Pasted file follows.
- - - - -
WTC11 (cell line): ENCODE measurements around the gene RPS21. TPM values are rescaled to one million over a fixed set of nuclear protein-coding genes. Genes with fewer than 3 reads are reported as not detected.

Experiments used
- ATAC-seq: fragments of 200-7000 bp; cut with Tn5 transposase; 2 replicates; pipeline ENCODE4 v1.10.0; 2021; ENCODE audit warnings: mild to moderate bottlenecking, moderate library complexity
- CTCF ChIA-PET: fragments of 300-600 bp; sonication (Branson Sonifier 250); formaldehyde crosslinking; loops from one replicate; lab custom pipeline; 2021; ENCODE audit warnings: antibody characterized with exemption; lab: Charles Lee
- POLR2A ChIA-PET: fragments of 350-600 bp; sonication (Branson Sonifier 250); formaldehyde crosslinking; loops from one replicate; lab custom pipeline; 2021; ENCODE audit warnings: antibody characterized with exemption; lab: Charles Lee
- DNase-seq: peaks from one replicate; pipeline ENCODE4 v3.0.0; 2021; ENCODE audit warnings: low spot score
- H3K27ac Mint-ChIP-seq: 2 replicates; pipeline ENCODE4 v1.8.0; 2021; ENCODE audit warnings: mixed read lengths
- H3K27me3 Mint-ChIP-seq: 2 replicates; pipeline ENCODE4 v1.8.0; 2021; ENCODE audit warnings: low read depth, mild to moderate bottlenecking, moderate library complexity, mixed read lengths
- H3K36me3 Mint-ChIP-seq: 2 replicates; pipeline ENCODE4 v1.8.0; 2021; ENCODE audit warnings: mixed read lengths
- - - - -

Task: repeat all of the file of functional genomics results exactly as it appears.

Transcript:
WTC11 (cell line): ENCODE measurements around the gene RPS21. TPM values are rescaled to one million over a fixed set of nuclear protein-coding genes. Genes with fewer than 3 reads are reported as not detected.

Experiments used
- ATAC-seq: fragments of 200-7000 bp; cut with Tn5 transposase; 2 replicates; pipeline ENCODE4 v1.10.0; 2021; ENCODE audit warnings: mild to moderate bottlenecking, moderate library complexity
- CTCF ChIA-PET: fragments of 300-600 bp; sonication (Branson Sonifier 250); formaldehyde crosslinking; loops from one replicate; lab custom pipeline; 2021; ENCODE audit warnings: antibody characterized with exemption; lab: Charles Lee
- POLR2A ChIA-PET: fragments of 350-600 bp; sonication (Branson Sonifier 250); formaldehyde crosslinking; loops from one replicate; lab custom pipeline; 2021; ENCODE audit warnings: antibody characterized with exemption; lab: Charles Lee
- DNase-seq: peaks from one replicate; pipeline ENCODE4 v3.0.0; 2021; ENCODE audit warnings: low spot score
- H3K27ac Mint-ChIP-seq: 2 replicates; pipeline ENCODE4 v1.8.0; 2021; ENCODE audit warnings: mixed read lengths
- H3K27me3 Mint-ChIP-seq: 2 replicates; pipeline ENCODE4 v1.8.0; 2021; ENCODE audit warnings: low read depth, mild to moderate bottlenecking, moderate library complexity, mixed read lengths
- H3K36me3 Mint-ChIP-seq: 2 replicates; pipeline ENCODE4 v1.8.0; 2021; ENCODE audit warnings: mixed read lengths